September 11 dawned a perfect day. Mayor Rudy Giuliani was finishing a private breakfast meeting at the Peninsula Hotel in midtown Manhattan. Outside, the clear blue skies and mild seasonal temperature promised a big turnout for the mayoral primary election, the first concrete step in ending the mayor's two terms in office. A phone rang, and an aide notified him that a two-engine plane had struck One World Trade Center. He dashed out of the hotel, and jumped into a tan van for the four-mile drive to the World Trade Center.
As the vehicle headed south past the twin spires of St. Patrick's Cathedral and the concrete facade of Rockefeller Center toward the Empire State Building on 34th Street, a phone rang again. It was Police Commissioner Bernard Kerik confirming that the North Tower was on fire. Inside the van, the mayor and his aides speculated about how big a plane it was, and whether or not it could have been an accident.
The mayor's caravan raced toward the scene. As it passed St. Vincent's Hospital just below 14th street on Seventh Avenue, Giuliani saw the nurses and doctors lining up stretchers out on the sidewalk, and he suspected the disaster was already unlike any other in the city's history. Then, for the first time, the World Trade Center tower came into view, smoke billowing from it. As he watched, Two World Trade Center, the South Tower, exploded from the impact of a second jetliner. "I realized at that point it was a terrorist attack," he said.
But he didn't turn back, ignoring any surge of fear to plunge headlong into the disaster zone. He found Commissioner Kerik already manning a command post at West Broadway just south of Barclay Street, where both towers were visible. They walked quickly to West Street, which fronted the Twin Towers, and found top Fire Department officers -- Fire Commissioner Thomas Von Essen, First Deputy Fire Commissioner Bill Feehan, Chief of Department Peter Ganci and Deputy Chief Ray Downey -- and a chaplain, Rev. Mychal Judge. It was there, the mayor remembered in a Newsweek interview, where he saw a sight that he will never forget -- a man jumping from the 100th or 102nd floor: "I could see a man just dive out of the window, like he was diving into a pool. He came down the full hundred [stories] and then his fall was broken by the plaza…that was the first time I realized that this was beyond anything that we had ever faced before."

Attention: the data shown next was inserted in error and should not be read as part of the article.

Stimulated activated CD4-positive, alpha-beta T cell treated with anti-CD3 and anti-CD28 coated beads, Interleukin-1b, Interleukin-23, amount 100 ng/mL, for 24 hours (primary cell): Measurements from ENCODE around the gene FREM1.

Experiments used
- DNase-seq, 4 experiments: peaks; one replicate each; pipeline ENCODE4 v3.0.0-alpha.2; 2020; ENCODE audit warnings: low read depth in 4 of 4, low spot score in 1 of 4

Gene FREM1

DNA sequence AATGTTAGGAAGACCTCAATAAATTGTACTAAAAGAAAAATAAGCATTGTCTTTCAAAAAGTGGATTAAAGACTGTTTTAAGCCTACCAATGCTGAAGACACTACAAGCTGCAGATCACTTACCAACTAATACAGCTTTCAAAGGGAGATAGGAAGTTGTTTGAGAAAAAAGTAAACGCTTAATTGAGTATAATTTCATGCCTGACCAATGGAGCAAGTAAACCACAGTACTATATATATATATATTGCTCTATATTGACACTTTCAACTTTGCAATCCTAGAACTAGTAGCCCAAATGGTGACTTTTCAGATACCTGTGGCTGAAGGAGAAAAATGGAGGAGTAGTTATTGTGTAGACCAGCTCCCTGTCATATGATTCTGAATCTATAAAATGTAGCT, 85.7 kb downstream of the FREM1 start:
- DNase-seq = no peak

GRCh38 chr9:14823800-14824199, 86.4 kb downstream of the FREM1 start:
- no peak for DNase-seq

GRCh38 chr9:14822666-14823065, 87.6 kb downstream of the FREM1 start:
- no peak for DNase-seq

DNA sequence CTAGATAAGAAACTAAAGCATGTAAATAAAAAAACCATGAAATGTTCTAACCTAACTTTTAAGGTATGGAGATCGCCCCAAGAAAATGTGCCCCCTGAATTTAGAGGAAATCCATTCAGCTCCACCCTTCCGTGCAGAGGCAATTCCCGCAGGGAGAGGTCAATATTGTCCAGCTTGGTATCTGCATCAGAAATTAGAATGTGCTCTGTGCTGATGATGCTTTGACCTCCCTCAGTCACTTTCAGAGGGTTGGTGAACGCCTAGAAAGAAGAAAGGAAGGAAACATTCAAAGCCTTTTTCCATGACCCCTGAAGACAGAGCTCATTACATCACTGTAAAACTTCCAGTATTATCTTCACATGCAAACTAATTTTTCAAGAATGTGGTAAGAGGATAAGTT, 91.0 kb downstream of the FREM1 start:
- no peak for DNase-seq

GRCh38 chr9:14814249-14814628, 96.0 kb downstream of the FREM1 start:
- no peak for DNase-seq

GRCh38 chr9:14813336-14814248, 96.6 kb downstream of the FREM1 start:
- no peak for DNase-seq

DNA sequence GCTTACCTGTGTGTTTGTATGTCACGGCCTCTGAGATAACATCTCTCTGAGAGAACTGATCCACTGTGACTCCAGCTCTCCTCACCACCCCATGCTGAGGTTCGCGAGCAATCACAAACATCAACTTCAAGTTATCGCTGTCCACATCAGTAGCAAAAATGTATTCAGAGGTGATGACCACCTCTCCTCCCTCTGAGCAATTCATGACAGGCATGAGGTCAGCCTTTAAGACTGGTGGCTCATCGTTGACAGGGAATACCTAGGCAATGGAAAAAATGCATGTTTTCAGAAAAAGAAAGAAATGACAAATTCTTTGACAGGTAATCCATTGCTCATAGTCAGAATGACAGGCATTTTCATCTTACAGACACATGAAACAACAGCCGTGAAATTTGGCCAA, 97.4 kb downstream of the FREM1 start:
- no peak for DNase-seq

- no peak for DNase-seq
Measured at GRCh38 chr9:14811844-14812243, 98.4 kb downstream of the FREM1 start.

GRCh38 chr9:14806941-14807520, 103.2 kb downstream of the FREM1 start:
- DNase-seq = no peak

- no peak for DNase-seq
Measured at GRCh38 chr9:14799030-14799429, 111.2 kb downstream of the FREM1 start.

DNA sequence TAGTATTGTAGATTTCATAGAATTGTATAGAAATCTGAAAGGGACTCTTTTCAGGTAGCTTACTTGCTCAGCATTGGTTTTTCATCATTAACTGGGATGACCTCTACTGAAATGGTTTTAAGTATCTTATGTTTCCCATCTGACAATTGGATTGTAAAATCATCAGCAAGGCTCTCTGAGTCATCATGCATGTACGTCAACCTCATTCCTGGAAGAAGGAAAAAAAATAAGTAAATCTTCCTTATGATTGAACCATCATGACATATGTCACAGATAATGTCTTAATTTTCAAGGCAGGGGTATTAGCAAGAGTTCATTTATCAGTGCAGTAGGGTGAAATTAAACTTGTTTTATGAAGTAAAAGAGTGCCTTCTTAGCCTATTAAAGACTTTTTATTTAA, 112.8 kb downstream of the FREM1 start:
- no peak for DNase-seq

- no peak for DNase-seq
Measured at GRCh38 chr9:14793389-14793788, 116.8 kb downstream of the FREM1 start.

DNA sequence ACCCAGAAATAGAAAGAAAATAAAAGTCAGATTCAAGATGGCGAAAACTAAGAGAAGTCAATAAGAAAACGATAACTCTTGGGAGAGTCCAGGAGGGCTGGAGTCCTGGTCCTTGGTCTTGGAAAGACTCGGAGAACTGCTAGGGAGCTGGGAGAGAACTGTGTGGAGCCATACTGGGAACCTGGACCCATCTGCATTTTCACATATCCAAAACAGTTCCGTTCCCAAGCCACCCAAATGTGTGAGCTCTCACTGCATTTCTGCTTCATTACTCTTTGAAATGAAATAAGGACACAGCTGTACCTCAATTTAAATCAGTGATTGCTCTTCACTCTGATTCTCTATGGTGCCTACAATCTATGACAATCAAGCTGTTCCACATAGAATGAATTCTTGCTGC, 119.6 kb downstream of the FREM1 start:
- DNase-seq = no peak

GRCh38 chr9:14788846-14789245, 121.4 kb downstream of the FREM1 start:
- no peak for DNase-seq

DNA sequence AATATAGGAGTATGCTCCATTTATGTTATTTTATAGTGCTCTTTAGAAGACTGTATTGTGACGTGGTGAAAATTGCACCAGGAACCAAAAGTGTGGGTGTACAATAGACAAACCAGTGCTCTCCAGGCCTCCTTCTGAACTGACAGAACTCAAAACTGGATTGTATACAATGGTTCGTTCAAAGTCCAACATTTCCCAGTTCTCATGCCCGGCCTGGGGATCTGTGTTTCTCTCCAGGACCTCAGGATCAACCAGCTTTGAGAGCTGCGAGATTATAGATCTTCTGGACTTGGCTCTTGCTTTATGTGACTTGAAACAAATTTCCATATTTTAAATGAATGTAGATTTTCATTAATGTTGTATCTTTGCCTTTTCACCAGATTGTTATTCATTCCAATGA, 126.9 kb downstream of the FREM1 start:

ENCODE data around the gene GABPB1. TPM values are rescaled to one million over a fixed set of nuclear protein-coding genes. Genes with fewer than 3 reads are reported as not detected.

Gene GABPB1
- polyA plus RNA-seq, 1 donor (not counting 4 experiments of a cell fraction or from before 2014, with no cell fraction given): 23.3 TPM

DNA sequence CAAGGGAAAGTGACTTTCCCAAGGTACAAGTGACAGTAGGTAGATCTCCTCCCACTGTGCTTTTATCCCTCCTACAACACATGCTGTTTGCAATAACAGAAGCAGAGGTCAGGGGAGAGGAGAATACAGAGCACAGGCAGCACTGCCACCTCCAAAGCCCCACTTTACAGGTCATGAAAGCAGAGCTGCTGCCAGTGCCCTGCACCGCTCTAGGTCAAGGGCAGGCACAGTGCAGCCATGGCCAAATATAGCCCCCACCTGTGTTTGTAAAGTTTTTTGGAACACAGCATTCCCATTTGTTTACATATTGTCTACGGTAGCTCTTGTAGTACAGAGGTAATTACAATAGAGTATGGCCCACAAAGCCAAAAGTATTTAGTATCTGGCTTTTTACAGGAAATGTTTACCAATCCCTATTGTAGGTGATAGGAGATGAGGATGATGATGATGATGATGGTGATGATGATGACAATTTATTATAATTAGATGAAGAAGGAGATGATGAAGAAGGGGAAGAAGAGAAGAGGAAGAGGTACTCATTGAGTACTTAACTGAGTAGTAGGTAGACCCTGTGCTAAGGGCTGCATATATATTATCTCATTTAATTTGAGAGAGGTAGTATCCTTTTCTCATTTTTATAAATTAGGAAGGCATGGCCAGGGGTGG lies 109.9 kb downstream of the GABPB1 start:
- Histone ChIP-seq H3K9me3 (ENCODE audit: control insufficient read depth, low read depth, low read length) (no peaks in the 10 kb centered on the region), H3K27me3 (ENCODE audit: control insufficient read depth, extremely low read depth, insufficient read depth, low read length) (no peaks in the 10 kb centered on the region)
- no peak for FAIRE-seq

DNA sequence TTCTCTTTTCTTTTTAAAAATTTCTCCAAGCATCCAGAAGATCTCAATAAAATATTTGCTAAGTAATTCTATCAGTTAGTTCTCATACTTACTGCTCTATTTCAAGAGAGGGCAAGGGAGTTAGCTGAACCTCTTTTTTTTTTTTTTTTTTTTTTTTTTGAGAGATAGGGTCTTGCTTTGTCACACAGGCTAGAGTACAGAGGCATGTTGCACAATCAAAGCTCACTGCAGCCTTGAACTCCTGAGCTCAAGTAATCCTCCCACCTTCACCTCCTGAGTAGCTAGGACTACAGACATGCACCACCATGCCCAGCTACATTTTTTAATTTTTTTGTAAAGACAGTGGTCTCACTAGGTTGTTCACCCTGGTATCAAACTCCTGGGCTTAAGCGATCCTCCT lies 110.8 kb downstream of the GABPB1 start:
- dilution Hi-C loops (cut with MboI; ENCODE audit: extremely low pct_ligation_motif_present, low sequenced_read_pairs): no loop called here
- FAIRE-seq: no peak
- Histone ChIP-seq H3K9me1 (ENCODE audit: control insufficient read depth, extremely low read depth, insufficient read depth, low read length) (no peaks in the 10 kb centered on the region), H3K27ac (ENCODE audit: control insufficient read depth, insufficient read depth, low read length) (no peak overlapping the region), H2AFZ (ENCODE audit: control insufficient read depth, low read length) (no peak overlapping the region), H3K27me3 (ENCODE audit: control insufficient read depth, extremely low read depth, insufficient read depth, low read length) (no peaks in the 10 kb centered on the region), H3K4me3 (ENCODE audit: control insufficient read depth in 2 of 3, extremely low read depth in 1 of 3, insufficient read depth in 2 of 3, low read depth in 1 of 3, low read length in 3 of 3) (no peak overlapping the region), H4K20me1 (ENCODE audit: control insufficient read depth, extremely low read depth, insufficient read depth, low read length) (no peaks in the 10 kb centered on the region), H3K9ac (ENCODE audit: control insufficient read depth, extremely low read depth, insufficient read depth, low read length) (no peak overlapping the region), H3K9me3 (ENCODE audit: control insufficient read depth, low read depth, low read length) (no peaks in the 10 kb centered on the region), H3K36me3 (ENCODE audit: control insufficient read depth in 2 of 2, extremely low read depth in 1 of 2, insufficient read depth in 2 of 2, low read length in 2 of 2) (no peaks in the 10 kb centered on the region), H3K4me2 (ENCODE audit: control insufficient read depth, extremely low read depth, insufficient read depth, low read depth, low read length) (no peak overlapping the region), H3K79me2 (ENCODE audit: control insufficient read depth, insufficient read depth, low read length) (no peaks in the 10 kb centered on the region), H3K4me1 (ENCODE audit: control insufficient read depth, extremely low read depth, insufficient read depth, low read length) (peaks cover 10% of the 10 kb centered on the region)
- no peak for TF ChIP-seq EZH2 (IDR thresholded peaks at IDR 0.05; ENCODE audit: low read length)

The falling debris and bodies forced the mayor to seek a more secure command center to begin coordinating the rescue efforts. Giuliani and Kerik left the fire department officials and the priest below the doomed buildings; it was the last time they would see them alive, except for Von Essen, who the Mayor summoned by radio to join him. Giuliani headed to a police command center at 75 Barclay Street, a building just two blocks from the burning towers. The mayor was on the phone with the White House. He wanted air cover for his city, wondering aloud if the third or fourth or fifth flying bomb was on its way, when he learned that a plane had struck the Pentagon. He was waiting to speak with Vice President Cheney when an earthquake-like rumble shook the building -- the South Tower was collapsing with an avalanche of debris. A detective ran in shouting, "Hit the deck." His words barely got out his mouth before the windows of the building began popping out and smoke and dust burst in through the door. The mayor's life was suddenly in grave danger. "I didn't realize until later just how dangerous it was," said the mayor. "And, virtually the entire leadership of New York City was in that room."
Giuliani and the officials, including Kerik, Von Essen and three of the city's four deputy mayors, couldn't leave by the front door where the streets were darkened by the billowing clouds of ash and dust. They ran into the basement, the mayor donning a gas mask, while being led through the maze of tunnels; both exits they tried were locked. They returned to the ground floor, where a janitor led them toward an underground exit into an adjoining building. They followed him, and on the second try they found an open door and scrambled to safety, emerging on Church Street where Giulani described the scene as if "a nuclear attack had occurred." He walked north, a walk that turned into a mad dash when the second tower collapsed. Finally, he found a fire station nearly 20 blocks from Ground Zero, where he spent the rest of the morning.
Mayor Rudy Giuliani's date with destiny had begun.